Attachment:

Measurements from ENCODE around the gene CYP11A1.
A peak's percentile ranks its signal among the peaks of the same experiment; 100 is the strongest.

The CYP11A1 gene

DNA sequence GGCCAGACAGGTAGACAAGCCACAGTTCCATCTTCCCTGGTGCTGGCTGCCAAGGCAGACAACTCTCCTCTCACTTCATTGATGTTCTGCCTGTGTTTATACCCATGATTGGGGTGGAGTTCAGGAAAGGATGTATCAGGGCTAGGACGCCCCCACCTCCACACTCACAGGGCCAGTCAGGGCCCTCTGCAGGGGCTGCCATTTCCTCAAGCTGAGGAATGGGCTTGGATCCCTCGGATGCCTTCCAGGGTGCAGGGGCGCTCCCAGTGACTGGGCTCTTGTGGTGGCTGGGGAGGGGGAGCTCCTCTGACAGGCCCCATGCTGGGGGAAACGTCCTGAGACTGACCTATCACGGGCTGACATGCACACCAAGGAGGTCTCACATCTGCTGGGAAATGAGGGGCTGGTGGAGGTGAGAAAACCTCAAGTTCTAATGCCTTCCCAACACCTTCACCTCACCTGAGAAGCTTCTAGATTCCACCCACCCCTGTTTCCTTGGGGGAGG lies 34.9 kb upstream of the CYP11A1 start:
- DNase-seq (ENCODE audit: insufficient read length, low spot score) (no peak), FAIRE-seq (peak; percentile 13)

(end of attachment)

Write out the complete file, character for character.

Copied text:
Measurements from ENCODE around the gene CYP11A1.
A peak's percentile ranks its signal among the peaks of the same experiment; 100 is the strongest.

The CYP11A1 gene

DNA sequence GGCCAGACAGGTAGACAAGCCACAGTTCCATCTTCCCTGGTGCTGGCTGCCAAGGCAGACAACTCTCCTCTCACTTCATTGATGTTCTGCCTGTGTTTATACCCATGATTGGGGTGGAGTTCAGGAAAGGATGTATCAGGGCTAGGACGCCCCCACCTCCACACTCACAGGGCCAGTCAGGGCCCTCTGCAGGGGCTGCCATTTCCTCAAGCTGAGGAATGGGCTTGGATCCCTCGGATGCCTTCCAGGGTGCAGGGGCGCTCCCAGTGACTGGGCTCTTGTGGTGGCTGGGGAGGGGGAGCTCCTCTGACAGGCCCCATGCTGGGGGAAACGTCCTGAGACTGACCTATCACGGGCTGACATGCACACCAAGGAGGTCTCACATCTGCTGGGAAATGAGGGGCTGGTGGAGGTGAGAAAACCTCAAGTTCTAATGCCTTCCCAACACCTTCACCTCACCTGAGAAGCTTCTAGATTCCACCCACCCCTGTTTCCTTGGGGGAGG lies 34.9 kb upstream of the CYP11A1 start:
- DNase-seq (ENCODE audit: insufficient read length, low spot score) (no peak), FAIRE-seq (peak; percentile 13)